Indeed, over time we have sunk huge investments in the MDC brand. That investment was material, monetary, economic and psychological. In such situations, it is always difficult to let go. But if it were a marriage, when the other partner becomes a serial philanderer and an unrepentant adulterer, there is no option but to let go.

In our case, our colleagues had brought Zanu PF on the matrimonial political bed, receiving trinkets and other treasures to sell out the people’s struggle.

When you have a supposedly MDC headquarters being guarded by the police and the army, then you will know that it’s definitely not the brand in which Morgan Tsvangirai and most of us invested so much and lost so much. At that point, you then say to yourself perhaps it is time to let go. And that is exactly what we have done.

I have been looking at my wardrobe. The number of branded political apparel that has suddenly become obsolete is shockingly huge. It explains the delay in letting go, until it has inevitably become necessary to do so, as has now happened.

For all her excoriation, my mortal human calculus has always perfectly understood Lot’s wife (Genesis 19 wese 26).

On the eve of the destruction of Sodom and Gomorrah, she turned and looked back, in spite of God’s instruction not to do so. But at a personal level, I have always understood Lot’s wife from the position of my human mortality.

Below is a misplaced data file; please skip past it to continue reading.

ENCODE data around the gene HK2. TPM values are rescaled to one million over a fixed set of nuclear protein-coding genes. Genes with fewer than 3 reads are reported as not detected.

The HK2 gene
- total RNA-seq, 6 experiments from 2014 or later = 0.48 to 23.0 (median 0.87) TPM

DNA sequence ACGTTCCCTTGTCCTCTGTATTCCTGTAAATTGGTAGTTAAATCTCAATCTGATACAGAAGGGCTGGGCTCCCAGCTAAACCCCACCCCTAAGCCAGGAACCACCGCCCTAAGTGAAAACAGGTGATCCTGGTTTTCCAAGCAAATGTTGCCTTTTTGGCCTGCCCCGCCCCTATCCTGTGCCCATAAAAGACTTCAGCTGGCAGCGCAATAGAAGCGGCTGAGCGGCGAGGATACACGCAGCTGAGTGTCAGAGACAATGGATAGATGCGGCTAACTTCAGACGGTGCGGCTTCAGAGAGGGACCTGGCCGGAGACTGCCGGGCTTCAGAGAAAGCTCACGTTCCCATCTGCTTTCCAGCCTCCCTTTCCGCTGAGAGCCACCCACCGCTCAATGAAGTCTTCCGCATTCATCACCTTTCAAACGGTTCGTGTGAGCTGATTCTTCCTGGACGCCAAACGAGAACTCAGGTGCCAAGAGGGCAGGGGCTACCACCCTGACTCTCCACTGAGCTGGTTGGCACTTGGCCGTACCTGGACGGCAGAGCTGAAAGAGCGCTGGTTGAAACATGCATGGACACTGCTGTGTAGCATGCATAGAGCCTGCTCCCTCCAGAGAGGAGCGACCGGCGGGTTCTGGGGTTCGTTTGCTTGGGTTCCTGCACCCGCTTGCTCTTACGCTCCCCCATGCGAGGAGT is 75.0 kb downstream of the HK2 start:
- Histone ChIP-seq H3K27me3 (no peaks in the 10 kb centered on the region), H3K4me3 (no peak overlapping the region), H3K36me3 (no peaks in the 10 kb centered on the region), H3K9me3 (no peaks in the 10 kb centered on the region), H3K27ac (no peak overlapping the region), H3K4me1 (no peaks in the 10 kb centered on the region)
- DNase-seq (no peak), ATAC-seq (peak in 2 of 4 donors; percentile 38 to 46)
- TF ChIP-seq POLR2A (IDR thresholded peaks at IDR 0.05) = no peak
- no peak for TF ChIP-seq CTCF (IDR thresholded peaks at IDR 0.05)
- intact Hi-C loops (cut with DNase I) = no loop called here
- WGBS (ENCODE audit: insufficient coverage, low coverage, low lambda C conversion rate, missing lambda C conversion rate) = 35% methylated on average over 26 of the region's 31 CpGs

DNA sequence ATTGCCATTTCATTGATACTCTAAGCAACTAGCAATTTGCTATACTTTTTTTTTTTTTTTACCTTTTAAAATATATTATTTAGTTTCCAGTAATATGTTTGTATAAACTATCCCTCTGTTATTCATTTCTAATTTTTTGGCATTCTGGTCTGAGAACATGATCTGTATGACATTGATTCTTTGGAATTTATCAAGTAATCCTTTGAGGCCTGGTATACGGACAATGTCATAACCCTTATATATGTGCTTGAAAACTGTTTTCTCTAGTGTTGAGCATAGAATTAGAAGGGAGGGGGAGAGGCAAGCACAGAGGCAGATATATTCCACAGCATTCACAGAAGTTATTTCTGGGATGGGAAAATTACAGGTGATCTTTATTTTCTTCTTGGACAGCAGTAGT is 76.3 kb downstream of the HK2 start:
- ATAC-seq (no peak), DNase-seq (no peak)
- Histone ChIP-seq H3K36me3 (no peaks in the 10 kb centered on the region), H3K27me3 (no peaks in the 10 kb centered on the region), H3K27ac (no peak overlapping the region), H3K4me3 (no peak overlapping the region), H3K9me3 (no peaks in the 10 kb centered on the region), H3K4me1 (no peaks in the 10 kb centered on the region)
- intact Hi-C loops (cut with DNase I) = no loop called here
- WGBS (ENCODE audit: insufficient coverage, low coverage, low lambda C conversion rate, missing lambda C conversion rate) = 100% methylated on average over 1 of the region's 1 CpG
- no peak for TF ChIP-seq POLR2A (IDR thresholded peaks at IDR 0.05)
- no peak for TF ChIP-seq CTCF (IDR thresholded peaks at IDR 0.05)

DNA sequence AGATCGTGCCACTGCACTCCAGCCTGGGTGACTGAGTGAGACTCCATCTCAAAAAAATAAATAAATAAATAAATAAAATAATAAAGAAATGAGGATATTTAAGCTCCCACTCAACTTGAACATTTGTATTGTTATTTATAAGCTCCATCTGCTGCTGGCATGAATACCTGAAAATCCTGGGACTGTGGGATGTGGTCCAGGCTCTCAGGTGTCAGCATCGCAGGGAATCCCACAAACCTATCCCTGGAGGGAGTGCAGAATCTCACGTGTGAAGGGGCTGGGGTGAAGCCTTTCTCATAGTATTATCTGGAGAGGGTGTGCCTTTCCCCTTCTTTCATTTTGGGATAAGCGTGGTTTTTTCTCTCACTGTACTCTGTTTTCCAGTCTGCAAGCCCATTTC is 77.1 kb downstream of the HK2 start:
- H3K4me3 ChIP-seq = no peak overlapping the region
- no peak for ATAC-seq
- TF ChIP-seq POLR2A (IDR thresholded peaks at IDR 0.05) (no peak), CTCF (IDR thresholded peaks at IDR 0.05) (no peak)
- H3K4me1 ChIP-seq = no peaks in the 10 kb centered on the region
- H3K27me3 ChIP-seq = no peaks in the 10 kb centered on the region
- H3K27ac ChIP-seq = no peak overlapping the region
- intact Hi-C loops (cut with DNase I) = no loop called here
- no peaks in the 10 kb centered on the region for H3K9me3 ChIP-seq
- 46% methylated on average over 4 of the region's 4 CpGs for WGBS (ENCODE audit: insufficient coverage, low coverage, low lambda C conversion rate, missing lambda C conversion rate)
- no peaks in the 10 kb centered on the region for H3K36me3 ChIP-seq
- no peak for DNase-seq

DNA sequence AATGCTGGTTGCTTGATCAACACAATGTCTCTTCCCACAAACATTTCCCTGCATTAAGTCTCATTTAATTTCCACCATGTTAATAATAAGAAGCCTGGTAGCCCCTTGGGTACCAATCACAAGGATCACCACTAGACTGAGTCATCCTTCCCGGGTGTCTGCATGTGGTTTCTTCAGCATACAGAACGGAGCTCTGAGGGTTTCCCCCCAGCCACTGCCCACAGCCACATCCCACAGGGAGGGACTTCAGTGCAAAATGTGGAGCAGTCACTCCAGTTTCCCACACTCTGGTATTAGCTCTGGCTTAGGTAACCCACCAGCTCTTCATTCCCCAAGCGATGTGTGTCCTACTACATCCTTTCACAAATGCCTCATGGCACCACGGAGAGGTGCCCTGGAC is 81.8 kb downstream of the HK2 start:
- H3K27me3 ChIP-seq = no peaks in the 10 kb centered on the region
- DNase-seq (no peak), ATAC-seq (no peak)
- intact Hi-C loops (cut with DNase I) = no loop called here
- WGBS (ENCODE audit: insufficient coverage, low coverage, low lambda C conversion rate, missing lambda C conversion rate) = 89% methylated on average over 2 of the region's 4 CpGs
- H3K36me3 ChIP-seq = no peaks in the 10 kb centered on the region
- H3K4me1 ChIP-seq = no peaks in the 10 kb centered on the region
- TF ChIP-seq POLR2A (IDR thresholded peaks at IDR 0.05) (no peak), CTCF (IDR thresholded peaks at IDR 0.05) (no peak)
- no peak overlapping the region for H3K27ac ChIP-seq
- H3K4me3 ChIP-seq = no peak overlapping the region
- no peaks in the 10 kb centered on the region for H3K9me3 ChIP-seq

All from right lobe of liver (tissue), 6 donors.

Imagine you have lived in a city all your life. One day, that city is about to be destroyed. All your friends, relatives, aunts and uncles are in that city.

Then a voice, whatever its immortality, tells you to leave and not to turn back. A human being is a historical being and any normal being would have had a strong inclination to look back, as Lot’s wife did.

But of course, human patience has a limit. There is a point where even the mortal being’s calculus exhorts them to move on and leave the carnage behind them.

We have taken that bold decision to leave the battered MDC brand that has gone ablaze in the huge flames of political treachery.

Citizens Coalition for Change: The key tenets

Centralising the citizen
Our new political ethos places the citizen at the centre of all decisions and the national discourse. For Zanu PF, the political elite and their embedded acolytes are at the feeding trough while the rest of the country is at the periphery of all political considerations and transactions. The new political direction we have taken seeks to reverse that by placing the citizen at the centre of the country’s political matrix.

In short, the citizen is the new currency of our politics.

At the centre of all our actions and discourse, the citizen is the master. The citizen’s health, education, general welfare, dignity and the future of their children, are all important matters that concern us as a leadership and as a movement.

Where the citizen is the master, you don’t kill them, you don’t abduct them, you don’t brutalise them, you don’t steal from them, you don’t take away their rights and dignity and you don’t underpay them as civil servants working for your government.